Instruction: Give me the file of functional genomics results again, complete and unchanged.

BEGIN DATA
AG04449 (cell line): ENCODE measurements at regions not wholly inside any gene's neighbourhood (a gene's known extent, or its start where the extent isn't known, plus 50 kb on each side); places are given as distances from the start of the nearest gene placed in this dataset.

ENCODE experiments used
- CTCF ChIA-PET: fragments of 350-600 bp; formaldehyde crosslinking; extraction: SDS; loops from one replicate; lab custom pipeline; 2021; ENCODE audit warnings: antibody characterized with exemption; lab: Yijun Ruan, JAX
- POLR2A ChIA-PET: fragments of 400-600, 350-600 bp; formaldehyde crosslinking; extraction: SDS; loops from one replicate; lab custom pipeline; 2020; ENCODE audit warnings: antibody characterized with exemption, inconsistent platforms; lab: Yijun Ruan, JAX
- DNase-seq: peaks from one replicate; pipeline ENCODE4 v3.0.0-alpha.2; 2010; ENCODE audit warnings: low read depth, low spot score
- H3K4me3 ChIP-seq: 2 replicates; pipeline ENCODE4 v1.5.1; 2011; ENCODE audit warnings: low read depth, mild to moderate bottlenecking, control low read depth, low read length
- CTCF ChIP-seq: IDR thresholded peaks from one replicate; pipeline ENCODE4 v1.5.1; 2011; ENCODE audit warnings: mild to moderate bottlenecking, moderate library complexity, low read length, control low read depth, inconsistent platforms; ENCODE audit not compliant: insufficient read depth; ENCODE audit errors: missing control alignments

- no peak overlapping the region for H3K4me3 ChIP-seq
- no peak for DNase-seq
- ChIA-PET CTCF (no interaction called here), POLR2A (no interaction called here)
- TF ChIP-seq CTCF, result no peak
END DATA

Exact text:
AG04449 (cell line): ENCODE measurements at regions not wholly inside any gene's neighbourhood (a gene's known extent, or its start where the extent isn't known, plus 50 kb on each side); places are given as distances from the start of the nearest gene placed in this dataset.

ENCODE experiments used
- CTCF ChIA-PET: fragments of 350-600 bp; formaldehyde crosslinking; extraction: SDS; loops from one replicate; lab custom pipeline; 2021; ENCODE audit warnings: antibody characterized with exemption; lab: Yijun Ruan, JAX
- POLR2A ChIA-PET: fragments of 400-600, 350-600 bp; formaldehyde crosslinking; extraction: SDS; loops from one replicate; lab custom pipeline; 2020; ENCODE audit warnings: antibody characterized with exemption, inconsistent platforms; lab: Yijun Ruan, JAX
- DNase-seq: peaks from one replicate; pipeline ENCODE4 v3.0.0-alpha.2; 2010; ENCODE audit warnings: low read depth, low spot score
- H3K4me3 ChIP-seq: 2 replicates; pipeline ENCODE4 v1.5.1; 2011; ENCODE audit warnings: low read depth, mild to moderate bottlenecking, control low read depth, low read length
- CTCF ChIP-seq: IDR thresholded peaks from one replicate; pipeline ENCODE4 v1.5.1; 2011; ENCODE audit warnings: mild to moderate bottlenecking, moderate library complexity, low read length, control low read depth, inconsistent platforms; ENCODE audit not compliant: insufficient read depth; ENCODE audit errors: missing control alignments

- no peak overlapping the region for H3K4me3 ChIP-seq
- no peak for DNase-seq
- ChIA-PET CTCF (no interaction called here), POLR2A (no interaction called here)
- TF ChIP-seq CTCF, result no peak